Influenza vaccination has consistently been shown to prevent all-cause death and hospitalizations during influenza epidemics among seniors. However, such benefits have not yet been demonstrated among younger individuals with high-risk medical conditions. In the present study, we evaluated the effectiveness of influenza vaccine in persons recommended for vaccination of any age during an epidemic.
We conducted a case-control study during the 1999-2000 influenza A epidemic nested in a cohort of 75 227 primary care patients. End points were all-cause mortality and episodes of hospitalizations or general practitioner (GP) visits for influenza, pneumonia, other acute respiratory disease, acute otitis media, myocardial infarction, heart failure, and stroke. The effectiveness of vaccination was evaluated by means of logistic regression analysis with adjustments for age, sex, prior health care use, medication use, and comorbid conditions.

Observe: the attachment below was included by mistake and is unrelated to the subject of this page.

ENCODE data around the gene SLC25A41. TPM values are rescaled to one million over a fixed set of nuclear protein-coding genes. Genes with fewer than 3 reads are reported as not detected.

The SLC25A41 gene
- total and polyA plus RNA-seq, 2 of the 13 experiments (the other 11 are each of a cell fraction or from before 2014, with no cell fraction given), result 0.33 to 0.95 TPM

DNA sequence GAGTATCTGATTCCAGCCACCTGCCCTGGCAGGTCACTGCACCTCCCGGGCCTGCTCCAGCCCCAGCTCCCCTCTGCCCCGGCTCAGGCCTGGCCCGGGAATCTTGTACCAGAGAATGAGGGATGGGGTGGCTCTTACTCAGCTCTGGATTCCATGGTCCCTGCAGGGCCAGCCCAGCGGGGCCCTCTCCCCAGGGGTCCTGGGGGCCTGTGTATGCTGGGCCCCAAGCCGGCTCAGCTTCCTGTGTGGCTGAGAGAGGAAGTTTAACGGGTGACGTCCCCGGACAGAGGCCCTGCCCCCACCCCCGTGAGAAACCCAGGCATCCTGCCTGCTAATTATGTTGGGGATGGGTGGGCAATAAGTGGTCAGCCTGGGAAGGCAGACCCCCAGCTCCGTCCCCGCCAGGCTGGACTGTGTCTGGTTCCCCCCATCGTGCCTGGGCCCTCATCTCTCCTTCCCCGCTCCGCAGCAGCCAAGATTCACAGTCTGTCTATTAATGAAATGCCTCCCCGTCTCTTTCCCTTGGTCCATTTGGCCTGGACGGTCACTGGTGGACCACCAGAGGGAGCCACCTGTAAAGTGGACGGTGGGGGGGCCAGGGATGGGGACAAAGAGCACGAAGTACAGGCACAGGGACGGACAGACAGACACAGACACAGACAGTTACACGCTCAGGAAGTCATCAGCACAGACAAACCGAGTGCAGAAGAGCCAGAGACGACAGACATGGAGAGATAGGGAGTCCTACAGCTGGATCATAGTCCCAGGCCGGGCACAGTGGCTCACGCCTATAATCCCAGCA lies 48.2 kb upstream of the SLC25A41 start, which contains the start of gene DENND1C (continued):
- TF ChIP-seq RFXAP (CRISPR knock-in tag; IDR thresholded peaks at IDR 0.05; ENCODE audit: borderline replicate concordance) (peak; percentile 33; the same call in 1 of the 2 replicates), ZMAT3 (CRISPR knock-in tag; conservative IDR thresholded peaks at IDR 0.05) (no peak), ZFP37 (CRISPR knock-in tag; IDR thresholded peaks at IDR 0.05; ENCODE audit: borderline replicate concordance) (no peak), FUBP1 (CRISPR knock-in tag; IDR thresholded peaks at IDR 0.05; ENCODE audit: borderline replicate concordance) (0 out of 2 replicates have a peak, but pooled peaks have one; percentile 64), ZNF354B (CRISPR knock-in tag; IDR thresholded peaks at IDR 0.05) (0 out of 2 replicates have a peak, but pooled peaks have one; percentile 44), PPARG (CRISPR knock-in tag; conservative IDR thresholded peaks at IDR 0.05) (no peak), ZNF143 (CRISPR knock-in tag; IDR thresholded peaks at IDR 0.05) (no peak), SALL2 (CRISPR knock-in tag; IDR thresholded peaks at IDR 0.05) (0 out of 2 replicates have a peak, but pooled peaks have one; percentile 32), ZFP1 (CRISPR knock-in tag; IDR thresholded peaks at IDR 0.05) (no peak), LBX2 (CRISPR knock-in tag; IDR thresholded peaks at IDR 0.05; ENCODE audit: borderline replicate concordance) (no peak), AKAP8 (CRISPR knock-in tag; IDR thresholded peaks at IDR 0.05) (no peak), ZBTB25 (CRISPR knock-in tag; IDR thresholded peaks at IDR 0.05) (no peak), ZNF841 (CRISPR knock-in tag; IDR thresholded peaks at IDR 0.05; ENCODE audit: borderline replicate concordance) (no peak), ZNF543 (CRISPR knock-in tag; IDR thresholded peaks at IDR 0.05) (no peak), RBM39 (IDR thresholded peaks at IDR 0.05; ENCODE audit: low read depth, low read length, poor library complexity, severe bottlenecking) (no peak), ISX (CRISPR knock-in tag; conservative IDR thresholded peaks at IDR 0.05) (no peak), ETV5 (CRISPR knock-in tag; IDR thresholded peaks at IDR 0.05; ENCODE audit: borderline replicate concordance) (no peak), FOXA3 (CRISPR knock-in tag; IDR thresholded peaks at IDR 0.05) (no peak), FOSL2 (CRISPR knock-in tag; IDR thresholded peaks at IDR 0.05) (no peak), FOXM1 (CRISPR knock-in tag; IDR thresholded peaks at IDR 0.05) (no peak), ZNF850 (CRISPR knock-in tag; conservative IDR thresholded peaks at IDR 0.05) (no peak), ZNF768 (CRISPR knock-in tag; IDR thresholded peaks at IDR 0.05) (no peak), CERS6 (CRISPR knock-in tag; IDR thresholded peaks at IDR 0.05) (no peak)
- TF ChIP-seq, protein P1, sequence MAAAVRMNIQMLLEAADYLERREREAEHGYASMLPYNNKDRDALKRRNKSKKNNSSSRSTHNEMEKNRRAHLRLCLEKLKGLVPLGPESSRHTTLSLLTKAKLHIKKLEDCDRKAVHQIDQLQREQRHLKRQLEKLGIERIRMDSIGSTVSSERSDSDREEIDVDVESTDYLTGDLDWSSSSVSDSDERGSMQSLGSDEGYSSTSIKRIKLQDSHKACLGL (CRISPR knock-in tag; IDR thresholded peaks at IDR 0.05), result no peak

Among high-risk children and adolescents younger than 18 years (n = 5933; 8% of the study population), 1 death, 3 hospitalizations for pneumonia, and 160 GP visits occurred. After adjustments, 43% (95% confidence interval [CI], 10%-64%) of visits were prevented. Among high-risk adults aged between 18 and 64 years (n = 24 928; 33% of the study population), 47 deaths, 23 hospitalizations, and 363 GP visits occurred. After adjustments, vaccination prevented 78% of deaths (95% CI, 39%-92%), 87% of hospitalizations (95% CI, 39%-97%), and 26% of GP visits (95% CI, 7%-47%). Among elderly persons (n = 44 366; 59% of the study population), 272 deaths and 166 hospitalizations occurred, and after adjustments the vaccine prevented these end points by 50% (95% CI, 23%-68%) and 48% (95% CI, 7%-71%), respectively.
Persons with high-risk medical conditions of any age can substantially benefit from annual influenza vaccination during an epidemic.